Idaho Congressman Mike Simpson examined the President's budget proposal for the Bureau of Land Management (BLM) during an appropriations subcommittee hearing yesterday. Simpson chairs the House Interior and Environment Appropriations Subcommittee, which oversees the budget for the BLM and other land management agencies. During the hearing, Simpson questioned BLM Principle Deputy Director Neil Kornze on grazing, sage-grouse, and the impact of frivolous litigation on the agency.
In his opening statement, Simpson commended BLM, which is working to meet a court-imposed listing deadline, for its efforts on sage-grouse conservation. "That being said," he continued, "I want to make sure this investment will actually improve sage-grouse habitat and prevent the species from being listed in 2015, which would be devastating across the west. Now more than ever we need to see a return on this investment, not just wasting this funding on planning exercises that don't help us reach our goal."
As Simpson continued, he criticized BLM's focus on limiting existing uses of BLM land, like grazing and recreation, in order to protect sage-grouse, rather than focusing on the primary threats to the species. "As we all know after the last fire season, the greatest threat to sage grouse is wildfire," Simpson continued. "Two million acres of priority sage grouse habitat burned in wildfires. But as BLM focuses on sage grouse, it seems that the agency is looking mostly at limiting existing uses rather than controlling invasives like cheat grass and preventing wildfires. In fact, your budget decreases funding for hazardous fuels removal. Last year's fire season shows us that no matter how much we limit existing uses of public lands, wildfires could easily be the nail in the coffin for sage grouse listing. This is a top priority for me--and we need to work together on a real solution. "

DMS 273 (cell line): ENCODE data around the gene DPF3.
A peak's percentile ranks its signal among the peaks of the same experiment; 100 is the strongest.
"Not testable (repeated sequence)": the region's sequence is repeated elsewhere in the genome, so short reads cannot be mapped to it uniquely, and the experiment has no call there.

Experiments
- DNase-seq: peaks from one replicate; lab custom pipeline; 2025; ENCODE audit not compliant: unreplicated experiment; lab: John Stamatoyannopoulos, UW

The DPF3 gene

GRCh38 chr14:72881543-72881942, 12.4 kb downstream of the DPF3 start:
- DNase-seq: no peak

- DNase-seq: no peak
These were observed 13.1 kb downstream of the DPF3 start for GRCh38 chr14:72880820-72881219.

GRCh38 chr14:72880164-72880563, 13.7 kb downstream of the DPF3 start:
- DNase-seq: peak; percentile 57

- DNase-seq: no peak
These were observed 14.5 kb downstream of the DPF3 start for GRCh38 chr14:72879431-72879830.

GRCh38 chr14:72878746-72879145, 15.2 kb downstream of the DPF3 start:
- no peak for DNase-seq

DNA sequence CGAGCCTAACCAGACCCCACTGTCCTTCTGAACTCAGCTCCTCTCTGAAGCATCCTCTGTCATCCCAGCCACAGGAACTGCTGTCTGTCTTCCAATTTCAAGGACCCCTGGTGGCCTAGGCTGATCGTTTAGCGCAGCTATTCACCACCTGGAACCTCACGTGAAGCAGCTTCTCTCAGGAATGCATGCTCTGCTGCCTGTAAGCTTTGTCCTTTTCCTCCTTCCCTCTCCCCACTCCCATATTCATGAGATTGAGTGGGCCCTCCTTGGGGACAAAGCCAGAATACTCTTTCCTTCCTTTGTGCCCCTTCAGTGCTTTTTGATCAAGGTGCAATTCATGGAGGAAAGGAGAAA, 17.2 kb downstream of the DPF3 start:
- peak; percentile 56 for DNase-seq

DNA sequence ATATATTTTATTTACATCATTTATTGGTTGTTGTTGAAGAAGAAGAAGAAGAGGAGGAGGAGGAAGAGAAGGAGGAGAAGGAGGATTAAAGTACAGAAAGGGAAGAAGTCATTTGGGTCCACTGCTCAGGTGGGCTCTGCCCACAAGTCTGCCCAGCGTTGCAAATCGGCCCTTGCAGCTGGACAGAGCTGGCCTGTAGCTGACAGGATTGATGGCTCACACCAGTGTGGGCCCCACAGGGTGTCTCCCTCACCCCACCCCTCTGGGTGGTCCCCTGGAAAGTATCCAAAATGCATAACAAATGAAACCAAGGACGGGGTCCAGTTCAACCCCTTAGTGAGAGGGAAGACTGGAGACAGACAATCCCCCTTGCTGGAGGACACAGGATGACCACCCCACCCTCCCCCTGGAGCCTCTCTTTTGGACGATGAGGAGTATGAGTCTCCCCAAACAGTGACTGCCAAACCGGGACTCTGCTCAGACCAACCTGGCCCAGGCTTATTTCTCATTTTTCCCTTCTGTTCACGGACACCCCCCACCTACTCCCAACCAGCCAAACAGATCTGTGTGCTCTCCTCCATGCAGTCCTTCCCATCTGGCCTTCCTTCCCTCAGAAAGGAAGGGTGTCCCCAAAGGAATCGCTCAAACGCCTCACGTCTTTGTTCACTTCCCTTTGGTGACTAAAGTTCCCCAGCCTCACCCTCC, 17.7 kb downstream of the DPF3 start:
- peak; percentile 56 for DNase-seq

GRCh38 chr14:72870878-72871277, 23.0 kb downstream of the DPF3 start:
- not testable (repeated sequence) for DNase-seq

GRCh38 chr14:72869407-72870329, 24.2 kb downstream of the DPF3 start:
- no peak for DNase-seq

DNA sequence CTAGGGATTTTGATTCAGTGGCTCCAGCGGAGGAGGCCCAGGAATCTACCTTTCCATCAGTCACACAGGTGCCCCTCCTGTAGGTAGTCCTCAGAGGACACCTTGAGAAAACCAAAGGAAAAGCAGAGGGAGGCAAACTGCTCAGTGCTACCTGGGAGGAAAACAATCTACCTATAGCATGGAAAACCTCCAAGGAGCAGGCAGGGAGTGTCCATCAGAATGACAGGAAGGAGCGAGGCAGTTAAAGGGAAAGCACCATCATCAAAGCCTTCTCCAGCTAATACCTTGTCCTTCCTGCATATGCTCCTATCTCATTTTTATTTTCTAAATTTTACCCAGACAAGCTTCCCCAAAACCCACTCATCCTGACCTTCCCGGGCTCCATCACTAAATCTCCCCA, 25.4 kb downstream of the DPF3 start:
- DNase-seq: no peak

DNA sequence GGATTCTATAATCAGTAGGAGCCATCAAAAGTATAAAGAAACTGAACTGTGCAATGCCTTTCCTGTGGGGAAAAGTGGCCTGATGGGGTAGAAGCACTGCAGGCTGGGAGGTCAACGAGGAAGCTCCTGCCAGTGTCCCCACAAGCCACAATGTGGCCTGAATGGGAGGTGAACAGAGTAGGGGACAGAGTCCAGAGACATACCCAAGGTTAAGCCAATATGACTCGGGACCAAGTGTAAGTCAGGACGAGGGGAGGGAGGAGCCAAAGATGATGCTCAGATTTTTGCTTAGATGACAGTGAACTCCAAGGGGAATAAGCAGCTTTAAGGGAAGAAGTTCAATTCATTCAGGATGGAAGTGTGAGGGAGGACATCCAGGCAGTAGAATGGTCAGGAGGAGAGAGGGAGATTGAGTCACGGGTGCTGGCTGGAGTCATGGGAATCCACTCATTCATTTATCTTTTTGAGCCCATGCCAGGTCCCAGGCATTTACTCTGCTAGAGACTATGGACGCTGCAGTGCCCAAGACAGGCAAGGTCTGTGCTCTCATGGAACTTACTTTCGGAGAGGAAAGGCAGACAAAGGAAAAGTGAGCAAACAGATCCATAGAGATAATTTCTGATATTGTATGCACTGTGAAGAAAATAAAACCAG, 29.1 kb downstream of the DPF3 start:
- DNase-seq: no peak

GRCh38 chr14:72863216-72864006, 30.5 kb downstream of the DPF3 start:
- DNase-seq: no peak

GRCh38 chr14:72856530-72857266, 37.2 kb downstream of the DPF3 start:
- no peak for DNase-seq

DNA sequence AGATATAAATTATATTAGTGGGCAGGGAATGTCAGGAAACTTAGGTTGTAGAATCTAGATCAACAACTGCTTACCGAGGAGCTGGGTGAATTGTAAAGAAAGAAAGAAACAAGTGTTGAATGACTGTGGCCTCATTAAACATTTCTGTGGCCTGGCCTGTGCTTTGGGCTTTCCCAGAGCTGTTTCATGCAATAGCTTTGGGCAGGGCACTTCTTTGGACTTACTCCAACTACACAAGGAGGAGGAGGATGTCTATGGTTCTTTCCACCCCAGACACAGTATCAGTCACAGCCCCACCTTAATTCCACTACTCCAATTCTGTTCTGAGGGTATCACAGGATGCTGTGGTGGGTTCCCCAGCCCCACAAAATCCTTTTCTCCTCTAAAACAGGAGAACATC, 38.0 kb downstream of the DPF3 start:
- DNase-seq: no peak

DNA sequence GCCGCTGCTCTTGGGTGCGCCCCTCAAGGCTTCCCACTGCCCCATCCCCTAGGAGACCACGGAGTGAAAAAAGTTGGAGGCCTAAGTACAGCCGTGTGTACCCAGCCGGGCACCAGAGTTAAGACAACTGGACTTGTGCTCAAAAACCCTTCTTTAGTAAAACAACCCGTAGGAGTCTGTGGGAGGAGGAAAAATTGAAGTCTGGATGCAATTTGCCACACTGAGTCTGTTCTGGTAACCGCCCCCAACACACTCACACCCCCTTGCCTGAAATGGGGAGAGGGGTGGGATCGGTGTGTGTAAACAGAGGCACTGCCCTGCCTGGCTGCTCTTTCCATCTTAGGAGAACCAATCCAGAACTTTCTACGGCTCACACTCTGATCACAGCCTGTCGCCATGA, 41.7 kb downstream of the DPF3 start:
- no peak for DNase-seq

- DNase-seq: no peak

Simpson also raised his concerns about the cost of frivolous litigation to the taxpayer and the impact it has on the ability of the BLM to carry out its mission. "When I raised this issue with outgoing Interior Secretary Salazar a couple of months ago," he said, "he responded that he was, at the time, the defendant in 3,000 lawsuits. Three thousand! That number alone tells you that we have a problem with frivolous lawsuits."
The hearing also covered issues including renewable energy production on public lands, proposals to increase grazing fees, and invasive species.